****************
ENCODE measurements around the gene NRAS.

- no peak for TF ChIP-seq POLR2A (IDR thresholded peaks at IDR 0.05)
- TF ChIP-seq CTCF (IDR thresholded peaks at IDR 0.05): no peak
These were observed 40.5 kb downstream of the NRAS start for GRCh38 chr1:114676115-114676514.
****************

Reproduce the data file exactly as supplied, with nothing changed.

ENCODE measurements around the gene NRAS.

- no peak for TF ChIP-seq POLR2A (IDR thresholded peaks at IDR 0.05)
- TF ChIP-seq CTCF (IDR thresholded peaks at IDR 0.05): no peak
These were observed 40.5 kb downstream of the NRAS start for GRCh38 chr1:114676115-114676514.